April 23, 2024

Martin Luther King’s Lessons for a Wayward Finance Industry

About the author: Christopher Smart is managing partner of the Arbroath Group, an investment strategy consultancy, and was a senior economic policy adviser in the Obama administration.

This Martin Luther King Jr. holiday falls on the day the civil rights leader would have turned 95, which raises countless questions about the world, had he lived past age 39. Would he have accomplished much more, or would his voice have been lost in a cacophony of cable news and TikTok? Would he have been pleased by unquestionable progress on civil rights or dismayed that inequality remains so deeply embedded in American life?

Or what if he had taken a different path in life, say, choosing a career in finance over the ministry? It’s a less frivolous question than it might seem, because he clearly had a keen eye on the importance of financial empowerment. While he was a harsh critic of a capitalist system that reinforced the racial inequality he was fighting, the boycotts that were central to nonviolent resistance revealed his keen sense of how economic relationships create leverage in both directions.

But with banks and financial institutions held in such dismal regard in polls, movies, and song, a better question today may be what lessons an industry so often derided as immoral might draw from one of America’s most important moral leaders?

Those of us who work as lenders, investors, and market strategists can certainly handle the opprobrium that comes with these careers, if only because they are often well-compensated. But it isn’t healthy for such an important part of the economy to be held in continuing disrepute. We need talented decent young people in finance, almost as much as we need them in medicine, education, and, yes, ministry. We also need voters and politicians to better understand the importance of balancing tough financial regulation with the freedom to take risk.

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Markets bring people together to trade goods, services, and money. As we have known since Adam Smith, the collective activity of individuals looking out for themselves tests innovation, rewards creativity, and leaves us all better off. Bankers, meanwhile, allow businesses and families to buy today what they might never afford, while insurers protect them against unforeseen catastrophe.

If banking and investing bring out the best in people, however, they also bring out the worst.

Because time is, in fact, money, the system rewards short-term thinking over the long term. Incentives abound to test limits and cut corners, and when the corner-cutters become criminals in an industry where pay is so extravagant, the crimes of the Charles Ponzis and Bernie Madoffs look especially contemptible.

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Moreover, if you want to make money, it’s easier to hang out with people who have money, which creates powerful incentives that reinforce inequality of education, opportunity, and class. Diversity in finance has improved, but decision makers remain overwhelmingly white and male. The system also likes predictability, which means it naturally cultivates warm ties with government to ensure that whatever new rules must come will disrupt things as little as possible.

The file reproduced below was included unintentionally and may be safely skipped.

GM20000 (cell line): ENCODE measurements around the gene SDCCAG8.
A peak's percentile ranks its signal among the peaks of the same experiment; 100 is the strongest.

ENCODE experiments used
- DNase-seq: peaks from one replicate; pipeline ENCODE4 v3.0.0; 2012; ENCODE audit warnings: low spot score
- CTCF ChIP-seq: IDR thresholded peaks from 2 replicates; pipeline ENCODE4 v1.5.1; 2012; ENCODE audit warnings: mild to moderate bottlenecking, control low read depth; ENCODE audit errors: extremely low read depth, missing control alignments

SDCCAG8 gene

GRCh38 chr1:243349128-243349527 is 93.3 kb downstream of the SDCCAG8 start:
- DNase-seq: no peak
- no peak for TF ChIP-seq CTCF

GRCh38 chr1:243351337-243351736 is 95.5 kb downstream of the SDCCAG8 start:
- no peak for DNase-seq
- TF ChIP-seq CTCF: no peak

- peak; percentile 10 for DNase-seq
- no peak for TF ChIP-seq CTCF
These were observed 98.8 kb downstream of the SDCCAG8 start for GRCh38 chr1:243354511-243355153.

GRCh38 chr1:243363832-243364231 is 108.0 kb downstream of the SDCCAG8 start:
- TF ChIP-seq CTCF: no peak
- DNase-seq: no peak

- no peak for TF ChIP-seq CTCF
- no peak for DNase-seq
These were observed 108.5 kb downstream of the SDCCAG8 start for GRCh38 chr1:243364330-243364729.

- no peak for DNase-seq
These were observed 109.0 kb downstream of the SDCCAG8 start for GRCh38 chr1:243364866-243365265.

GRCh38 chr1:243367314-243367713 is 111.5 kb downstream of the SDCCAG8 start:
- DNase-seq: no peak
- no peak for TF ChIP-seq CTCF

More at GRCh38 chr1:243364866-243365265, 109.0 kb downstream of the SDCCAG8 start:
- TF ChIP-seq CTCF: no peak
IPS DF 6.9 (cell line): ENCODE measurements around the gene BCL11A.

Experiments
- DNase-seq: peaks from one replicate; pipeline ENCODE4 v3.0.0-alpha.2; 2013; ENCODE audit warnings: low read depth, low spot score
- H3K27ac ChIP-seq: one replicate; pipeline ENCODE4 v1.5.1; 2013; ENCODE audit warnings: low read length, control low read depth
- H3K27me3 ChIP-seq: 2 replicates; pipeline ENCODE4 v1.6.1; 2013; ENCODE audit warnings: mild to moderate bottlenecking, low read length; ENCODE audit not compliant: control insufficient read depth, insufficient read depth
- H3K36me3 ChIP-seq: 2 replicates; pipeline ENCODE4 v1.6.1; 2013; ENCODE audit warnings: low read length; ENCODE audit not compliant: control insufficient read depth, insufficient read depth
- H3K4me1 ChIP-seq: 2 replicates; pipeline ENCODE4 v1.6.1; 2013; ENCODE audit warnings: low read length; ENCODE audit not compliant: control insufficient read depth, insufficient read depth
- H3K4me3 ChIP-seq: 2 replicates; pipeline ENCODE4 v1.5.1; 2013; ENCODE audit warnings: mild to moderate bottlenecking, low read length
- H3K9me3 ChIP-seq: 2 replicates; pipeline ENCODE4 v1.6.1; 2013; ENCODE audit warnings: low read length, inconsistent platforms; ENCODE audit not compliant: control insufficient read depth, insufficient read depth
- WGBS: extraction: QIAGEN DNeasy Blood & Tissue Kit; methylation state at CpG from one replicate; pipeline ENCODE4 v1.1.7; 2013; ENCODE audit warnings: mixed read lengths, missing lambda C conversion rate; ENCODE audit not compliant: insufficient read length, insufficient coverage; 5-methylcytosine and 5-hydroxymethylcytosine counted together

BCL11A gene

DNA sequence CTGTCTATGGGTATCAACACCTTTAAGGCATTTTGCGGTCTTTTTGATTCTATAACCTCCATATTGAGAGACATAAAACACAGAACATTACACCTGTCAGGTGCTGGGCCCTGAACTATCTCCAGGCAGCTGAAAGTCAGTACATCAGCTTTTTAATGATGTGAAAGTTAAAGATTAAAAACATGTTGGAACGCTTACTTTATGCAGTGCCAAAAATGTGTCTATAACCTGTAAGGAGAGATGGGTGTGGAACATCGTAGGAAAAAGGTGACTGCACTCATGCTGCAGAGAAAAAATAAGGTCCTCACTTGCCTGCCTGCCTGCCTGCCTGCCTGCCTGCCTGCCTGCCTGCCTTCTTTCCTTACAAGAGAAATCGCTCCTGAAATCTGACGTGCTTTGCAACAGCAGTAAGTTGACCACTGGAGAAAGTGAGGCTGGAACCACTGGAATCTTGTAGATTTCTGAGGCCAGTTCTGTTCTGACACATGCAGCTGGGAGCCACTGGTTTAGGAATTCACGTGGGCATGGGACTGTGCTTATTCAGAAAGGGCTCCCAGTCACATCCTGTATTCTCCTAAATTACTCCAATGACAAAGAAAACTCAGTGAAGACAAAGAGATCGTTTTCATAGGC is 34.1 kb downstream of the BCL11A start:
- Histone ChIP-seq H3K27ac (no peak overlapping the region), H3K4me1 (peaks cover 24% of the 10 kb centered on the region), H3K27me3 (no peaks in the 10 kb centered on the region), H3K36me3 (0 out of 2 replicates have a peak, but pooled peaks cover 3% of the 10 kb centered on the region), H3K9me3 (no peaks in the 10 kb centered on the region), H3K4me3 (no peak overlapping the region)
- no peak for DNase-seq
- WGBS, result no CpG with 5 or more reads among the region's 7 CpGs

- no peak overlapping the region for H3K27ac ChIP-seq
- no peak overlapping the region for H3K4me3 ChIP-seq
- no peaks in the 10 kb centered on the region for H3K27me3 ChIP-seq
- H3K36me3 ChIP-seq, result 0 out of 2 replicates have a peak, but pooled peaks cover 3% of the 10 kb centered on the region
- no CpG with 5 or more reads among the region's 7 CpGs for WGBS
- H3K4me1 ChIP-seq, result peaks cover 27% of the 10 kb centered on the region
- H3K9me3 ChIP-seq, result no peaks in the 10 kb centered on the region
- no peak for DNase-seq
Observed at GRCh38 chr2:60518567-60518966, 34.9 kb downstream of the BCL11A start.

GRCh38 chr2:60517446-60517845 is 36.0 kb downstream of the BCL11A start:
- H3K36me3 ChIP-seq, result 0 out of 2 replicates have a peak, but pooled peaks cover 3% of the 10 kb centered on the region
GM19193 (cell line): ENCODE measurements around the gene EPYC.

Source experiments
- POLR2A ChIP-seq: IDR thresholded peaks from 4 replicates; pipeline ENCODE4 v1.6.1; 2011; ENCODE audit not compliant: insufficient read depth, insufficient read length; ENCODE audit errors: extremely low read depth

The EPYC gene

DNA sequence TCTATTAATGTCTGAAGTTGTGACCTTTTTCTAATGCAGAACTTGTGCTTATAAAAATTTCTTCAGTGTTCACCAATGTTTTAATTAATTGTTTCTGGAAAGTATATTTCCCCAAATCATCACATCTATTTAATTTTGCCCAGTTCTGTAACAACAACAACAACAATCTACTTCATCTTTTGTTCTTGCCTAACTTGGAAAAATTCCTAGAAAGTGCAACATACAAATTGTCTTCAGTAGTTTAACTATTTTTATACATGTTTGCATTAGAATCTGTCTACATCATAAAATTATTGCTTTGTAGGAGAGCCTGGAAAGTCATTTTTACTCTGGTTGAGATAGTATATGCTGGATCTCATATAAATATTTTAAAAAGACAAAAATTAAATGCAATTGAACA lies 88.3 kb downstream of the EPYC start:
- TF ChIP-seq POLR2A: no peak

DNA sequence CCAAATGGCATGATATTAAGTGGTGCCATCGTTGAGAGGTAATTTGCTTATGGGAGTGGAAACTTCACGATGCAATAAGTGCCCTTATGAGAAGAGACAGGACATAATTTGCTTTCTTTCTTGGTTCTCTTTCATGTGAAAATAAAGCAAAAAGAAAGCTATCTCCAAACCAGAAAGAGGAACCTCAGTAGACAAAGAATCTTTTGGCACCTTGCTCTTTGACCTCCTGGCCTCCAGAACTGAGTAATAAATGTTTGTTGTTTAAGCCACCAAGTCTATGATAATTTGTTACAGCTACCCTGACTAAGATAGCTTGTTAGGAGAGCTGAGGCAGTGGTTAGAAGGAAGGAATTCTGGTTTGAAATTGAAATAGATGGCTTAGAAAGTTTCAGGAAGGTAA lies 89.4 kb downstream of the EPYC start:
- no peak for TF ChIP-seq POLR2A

Perhaps the greatest sin of bankers and investors, though, is the incentive to look away when something looks wrong. Excessive focus on “shareholder value” or “fiduciary responsibility” makes it easier to ignore troubling questions about child labor in the supply chain, suspicious off-balance sheet activity, and expanding carbon footprints.

Here, King’s words are especially haunting for an industry that hates to stray from its lane. “We will have to repent in this generation not merely for the hateful words and actions of the bad people,” he wrote in his 1963 Letter from Birmingham Jail. “But for the appalling silence of the good people.”

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This isn’t a call for financial professionals to quit their day jobs in favor of community organizing or for banks to wade into politics. But on this national holiday, all of us should be asking what more we can do to help what King called “the arc of the moral universe” as it “bends toward justice.”

A shortlist might include supporting better pay for financial regulators, so that the rules that keep the industry healthy and transparent can keep up with both the innovators and the crooks. Industry leaders might back a tiny assessment on bank profits for financial literacy classes, because banks need clients and voters who understand the value of their services.

There could be still greater efforts to recruit more-diverse staff, not just because it’s the right thing to do but because it delivers better investment decisions. Finally, while environmental, social, and corporate governance guidelines alone won’t save the world, why shouldn’t investors insist that company managers explain practices that may be legal but still harm people and the planet?

Most banks and financial institutions have generous charitable and community service programs that are worth celebrating today. But King would surely ask them to do much more. An industry that prides itself on helping people improve their lives, in spite of its selfish reputation, should always be thinking of how to break the “appalling silence.”

Guest commentaries like this one are written by authors outside the Barron’s and MarketWatch newsroom. They reflect the perspective and opinions of the authors. Submit commentary proposals and other feedback to ideas@barrons.com.

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